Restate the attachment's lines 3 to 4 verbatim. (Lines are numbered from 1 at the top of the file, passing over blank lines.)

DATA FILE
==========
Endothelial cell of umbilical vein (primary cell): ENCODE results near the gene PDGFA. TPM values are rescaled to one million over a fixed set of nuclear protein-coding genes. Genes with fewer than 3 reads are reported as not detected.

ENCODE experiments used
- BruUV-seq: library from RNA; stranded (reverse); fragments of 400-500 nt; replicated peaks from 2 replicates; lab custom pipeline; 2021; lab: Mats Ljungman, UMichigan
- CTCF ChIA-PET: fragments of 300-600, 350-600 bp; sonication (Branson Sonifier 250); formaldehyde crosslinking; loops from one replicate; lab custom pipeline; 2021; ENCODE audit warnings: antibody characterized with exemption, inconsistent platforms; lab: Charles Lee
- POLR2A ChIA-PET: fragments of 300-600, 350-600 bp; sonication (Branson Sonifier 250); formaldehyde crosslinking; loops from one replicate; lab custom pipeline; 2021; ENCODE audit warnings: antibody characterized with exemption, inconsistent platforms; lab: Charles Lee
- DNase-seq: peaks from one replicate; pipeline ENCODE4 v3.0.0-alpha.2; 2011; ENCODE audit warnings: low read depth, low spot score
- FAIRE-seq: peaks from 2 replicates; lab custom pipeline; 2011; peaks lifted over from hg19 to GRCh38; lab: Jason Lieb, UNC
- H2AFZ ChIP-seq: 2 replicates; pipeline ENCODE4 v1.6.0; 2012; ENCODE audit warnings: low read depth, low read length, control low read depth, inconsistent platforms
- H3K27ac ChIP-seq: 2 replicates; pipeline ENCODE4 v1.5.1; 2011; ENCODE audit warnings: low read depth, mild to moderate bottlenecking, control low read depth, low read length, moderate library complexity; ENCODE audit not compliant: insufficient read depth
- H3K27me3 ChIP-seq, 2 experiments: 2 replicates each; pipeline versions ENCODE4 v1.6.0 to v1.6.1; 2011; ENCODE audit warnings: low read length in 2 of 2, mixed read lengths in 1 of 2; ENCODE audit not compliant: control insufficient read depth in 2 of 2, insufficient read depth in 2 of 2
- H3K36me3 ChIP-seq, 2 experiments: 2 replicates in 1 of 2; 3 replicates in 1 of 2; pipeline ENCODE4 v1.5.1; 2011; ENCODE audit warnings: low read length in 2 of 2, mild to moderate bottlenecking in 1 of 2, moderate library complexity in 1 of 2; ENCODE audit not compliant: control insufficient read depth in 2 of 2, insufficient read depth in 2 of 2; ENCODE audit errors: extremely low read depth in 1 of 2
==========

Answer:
- BruUV-seq: library from RNA; stranded (reverse); fragments of 400-500 nt; replicated peaks from 2 replicates; lab custom pipeline; 2021; lab: Mats Ljungman, UMichigan
- CTCF ChIA-PET: fragments of 300-600, 350-600 bp; sonication (Branson Sonifier 250); formaldehyde crosslinking; loops from one replicate; lab custom pipeline; 2021; ENCODE audit warnings: antibody characterized with exemption, inconsistent platforms; lab: Charles Lee